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Aircraft Liability Insurance '101'

By Bob Mackey, Vice President, Falcon Insurance Agency, Inc.

Several members express frustration about aviation insurance jargon. I remember when I became an insurance agent I felt like I needed a secret decoder ring to understand all the foreign insurance words and phrases. Because insurance is a written contract between you and the insurance company, they include many legal terms and phrases. Some years ago many aviation insurance companies rewrote their policies and endorsements to simplify the contract language; however it still may be difficult to understand what it all means. In this "Insurance Tips" article, we break down some of the terminology associated with aircraft liability insurance, and we also discuss how you can help control costs when buying this part of an individual insurance policy.

First off, why should you even care about buying liability insurance?

When you own or operate something, you have a responsibility to use reasonable care in that ownership or operation, (i.e. if you own an airplane you have a responsibility to use reasonable care in keeping your airplane airworthy and to operate your airplane safely.) What happens if someone is injured while riding in your airplane, or if you damage someone's property with your airplane? The question is; did you use reasonable care or were you responsible for the injury or damage?

Your first line of protection is to always be careful. But accidents can and do happen, so how can you protect yourself beyond simply being careful? You can either self-insure, which means you hire an attorney and, if found to be legally obligated to pay for an injury to someone or damage to someone's property, pay the judgment out of your own pocket. The alternative is to enter into a contract where someone else will pay the judgment or judgments and also pay the attorney's fee. That's called insurance.

In the standard aircraft insurance policy there are two areas of liability insurance: bodily injury (including death) and property damage. When you buy aircraft liability insurance by your agent will use the terms "BI" and "PD" and say the liability insurance on your policy is a "combined single limit." This means the insurance company agrees to provide you with one single amount of insurance for BI and/or PD. This single limit amount will be applied to each occurrence that might happen during the term of your insurance policy. Your agent will likely tell you that a sub-limit applies to each passenger. Translation: of the single limit you have for your insurance, that limit will be restricted to a lower amount for any BI to a passenger. For example:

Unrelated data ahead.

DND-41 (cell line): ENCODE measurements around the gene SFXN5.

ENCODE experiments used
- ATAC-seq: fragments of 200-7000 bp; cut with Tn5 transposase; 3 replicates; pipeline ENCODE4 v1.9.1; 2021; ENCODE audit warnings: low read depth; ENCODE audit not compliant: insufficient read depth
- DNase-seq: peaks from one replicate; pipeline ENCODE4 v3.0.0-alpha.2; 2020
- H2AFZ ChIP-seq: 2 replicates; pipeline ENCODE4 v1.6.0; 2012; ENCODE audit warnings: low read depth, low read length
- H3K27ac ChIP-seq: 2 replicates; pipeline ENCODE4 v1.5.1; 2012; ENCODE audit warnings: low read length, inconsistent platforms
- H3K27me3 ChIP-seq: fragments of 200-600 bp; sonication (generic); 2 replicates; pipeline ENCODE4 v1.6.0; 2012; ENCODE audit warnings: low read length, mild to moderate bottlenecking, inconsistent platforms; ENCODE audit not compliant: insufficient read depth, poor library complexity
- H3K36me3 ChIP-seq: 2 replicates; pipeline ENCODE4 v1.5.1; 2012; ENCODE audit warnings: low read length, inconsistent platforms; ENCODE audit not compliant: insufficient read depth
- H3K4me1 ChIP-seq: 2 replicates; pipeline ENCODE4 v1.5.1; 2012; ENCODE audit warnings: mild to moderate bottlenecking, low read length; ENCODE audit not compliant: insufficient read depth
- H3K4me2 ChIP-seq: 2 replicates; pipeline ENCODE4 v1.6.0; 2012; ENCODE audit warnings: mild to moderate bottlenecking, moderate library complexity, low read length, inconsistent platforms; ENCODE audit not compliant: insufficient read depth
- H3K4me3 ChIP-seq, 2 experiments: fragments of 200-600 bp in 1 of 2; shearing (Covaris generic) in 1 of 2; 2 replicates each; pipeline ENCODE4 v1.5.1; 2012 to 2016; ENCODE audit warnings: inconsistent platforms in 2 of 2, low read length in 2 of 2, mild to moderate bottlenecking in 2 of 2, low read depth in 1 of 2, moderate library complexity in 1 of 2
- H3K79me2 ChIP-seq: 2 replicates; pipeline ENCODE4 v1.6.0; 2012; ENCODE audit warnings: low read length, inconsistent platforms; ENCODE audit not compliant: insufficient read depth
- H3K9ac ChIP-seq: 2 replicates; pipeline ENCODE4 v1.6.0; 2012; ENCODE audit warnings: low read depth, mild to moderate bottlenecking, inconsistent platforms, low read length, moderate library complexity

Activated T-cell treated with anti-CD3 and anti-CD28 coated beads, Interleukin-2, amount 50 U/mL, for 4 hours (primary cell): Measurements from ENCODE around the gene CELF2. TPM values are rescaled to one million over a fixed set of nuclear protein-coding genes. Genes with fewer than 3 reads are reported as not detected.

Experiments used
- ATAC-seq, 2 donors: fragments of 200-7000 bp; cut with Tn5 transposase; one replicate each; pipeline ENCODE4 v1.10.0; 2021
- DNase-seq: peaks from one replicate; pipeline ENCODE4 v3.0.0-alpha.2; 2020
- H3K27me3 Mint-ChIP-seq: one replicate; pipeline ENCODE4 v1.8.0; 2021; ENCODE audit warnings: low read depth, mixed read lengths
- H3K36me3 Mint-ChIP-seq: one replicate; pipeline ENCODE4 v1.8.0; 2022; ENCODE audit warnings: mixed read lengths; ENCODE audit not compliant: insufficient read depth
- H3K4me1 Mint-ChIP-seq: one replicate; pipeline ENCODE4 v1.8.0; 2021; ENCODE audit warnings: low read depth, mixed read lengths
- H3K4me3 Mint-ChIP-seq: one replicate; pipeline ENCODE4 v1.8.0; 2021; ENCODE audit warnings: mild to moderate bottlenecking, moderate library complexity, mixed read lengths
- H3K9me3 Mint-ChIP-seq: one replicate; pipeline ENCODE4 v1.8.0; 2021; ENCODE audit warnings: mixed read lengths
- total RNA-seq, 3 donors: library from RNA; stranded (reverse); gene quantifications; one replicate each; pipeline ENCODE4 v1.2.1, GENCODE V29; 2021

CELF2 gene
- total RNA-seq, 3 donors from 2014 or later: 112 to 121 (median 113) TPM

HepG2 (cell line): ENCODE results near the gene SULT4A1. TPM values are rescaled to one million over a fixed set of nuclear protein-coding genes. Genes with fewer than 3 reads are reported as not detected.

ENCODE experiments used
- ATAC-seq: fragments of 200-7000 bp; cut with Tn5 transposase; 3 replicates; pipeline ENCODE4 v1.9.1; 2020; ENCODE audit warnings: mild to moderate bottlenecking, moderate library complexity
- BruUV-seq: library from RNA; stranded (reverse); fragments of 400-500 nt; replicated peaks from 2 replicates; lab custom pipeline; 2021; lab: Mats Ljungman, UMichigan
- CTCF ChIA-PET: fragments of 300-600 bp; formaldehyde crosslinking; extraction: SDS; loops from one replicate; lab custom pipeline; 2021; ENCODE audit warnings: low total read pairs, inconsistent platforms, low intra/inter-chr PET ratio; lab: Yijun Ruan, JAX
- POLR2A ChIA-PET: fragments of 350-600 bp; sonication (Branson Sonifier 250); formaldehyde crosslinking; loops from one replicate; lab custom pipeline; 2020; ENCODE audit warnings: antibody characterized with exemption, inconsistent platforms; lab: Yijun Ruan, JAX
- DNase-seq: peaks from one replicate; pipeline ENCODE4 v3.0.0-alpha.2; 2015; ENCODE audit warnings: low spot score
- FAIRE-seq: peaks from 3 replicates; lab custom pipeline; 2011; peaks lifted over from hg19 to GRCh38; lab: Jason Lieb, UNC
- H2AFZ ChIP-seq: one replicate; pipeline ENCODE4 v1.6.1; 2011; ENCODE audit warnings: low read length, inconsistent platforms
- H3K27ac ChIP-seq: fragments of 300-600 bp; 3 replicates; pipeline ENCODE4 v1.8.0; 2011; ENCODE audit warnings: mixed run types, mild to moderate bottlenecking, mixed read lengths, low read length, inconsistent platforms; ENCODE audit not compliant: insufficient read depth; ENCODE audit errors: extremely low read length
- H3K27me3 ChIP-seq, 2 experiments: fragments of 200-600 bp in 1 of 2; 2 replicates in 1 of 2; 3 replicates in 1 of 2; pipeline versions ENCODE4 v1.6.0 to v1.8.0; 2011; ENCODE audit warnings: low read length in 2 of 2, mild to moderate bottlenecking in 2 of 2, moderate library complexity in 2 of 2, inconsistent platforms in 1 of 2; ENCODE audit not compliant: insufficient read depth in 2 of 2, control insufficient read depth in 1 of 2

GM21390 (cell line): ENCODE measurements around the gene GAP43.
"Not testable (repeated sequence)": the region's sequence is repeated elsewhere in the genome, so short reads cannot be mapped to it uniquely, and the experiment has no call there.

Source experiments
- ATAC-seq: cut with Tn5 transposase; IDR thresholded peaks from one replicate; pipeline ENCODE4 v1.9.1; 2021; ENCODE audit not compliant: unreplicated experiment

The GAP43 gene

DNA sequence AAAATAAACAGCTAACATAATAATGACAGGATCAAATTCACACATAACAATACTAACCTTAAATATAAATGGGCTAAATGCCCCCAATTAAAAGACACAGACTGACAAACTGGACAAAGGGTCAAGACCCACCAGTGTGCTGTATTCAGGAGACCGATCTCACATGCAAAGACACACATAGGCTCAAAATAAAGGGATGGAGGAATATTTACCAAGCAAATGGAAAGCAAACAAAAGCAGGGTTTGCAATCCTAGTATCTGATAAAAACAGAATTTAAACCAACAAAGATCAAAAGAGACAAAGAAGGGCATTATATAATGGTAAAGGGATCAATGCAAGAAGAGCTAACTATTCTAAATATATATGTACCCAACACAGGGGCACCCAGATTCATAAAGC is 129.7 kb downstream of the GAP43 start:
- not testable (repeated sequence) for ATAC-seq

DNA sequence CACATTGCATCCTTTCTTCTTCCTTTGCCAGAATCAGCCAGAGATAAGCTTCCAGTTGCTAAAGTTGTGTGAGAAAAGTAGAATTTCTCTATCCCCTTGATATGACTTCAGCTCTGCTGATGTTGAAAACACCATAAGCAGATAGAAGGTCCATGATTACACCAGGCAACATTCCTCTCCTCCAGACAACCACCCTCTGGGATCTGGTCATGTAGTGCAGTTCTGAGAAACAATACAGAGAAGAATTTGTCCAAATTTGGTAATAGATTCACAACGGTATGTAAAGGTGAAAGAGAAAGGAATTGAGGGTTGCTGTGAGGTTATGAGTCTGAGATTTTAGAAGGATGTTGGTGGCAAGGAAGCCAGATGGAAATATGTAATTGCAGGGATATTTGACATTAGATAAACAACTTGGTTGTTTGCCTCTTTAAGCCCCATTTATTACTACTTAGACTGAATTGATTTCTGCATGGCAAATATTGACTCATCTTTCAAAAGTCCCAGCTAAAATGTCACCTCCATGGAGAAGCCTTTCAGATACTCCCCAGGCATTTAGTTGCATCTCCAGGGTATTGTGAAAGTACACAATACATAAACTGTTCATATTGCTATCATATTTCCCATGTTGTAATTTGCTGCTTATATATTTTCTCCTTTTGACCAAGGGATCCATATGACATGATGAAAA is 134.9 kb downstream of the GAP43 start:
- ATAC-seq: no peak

• Combined Single Limit-BI and PD $1,000,000 per occurrence, subject to $100,000 per passenger. (This means you have up to $1 million for each occurrence and that limit would apply to both BI and PD; however the insurance company will not pay more than $100,000 for your legal obligation to any one passenger.)
  • Combined Single Limit-BI and PD $1,000,000 per occurrence. (Here you have up to $1 million for each occurrence; however the sub-limit is eliminated. This unrestricted limit of liability insurance is usually referred to as a "smooth" limit and buying liability insurance without a passenger sub-limit is much more expensive and sometimes may not be available.)

Okay, let's take our discussion one step further. Nearly 100 percent of companies offering aircraft liability insurance do so either on a smooth basis or with a per-passenger sub-limit, with one exception: One aviation insurance company offers only a per-person sub-limit. This may not seem like a big difference, however it most definitely is and it can seriously reduce your insurance coverage. The broader restriction on a per-person basis means your coverage has been reduced substantially. Granted, non-passengers are less likely to be injured in an airplane accident; however it is extremely important to be aware of this substantial difference in coverage when comparing quotes for your insurance.

If you compare two insurance quotes and one uses a per-passenger sub-limit while the other quote is based on a per-person sub-limit, make sure you realize the significant difference in coverage. There is an easy way to avoid getting stuck with less insurance coverage than you thought you were buying. Call the EAA Aircraft Insurance Plan toll-free at 866/647-4EAA (4322). We will help you figure out what limits of liability insurance you need and we will also answer all your questions about your insurance policy. Further, if you've got special insurance needs, EAA Plan specialists have the entire aviation insurance marketplace available to get the best insurance coverage for you at the best price, with superior service.

So there you have it, Aircraft Liability Insurance 101. While we tried to cover as much as possible, you should still call the EAA Aircraft Insurance Plan for a quote. Use the number above, or visit www.eaainsurance.org.

The EAA Aircraft Insurance Plan is designed to meet the needs for all EAA members. If you have questions about your insurance, call the Falcon Insurance Agency, the official agency for the EAA Aircraft Insurance Plan.

Canadian EAA members should contact their local aviation insurance agent and request a quote through the EAA Aircraft Insurance Plan.
We've received many positive comments about our new "Insurance Tips" series of articles. We're glad to provide you with a valued member benefit that is hitting the mark.

EAA INSURANCE TIPS is a special EAA Member benefit. If you have an insurance related topic you’d like to see addressed or if you have any comments, please email bmackey@falconinsurance.com. If you need an insurance quotation call 866-647-4EAA (4322).

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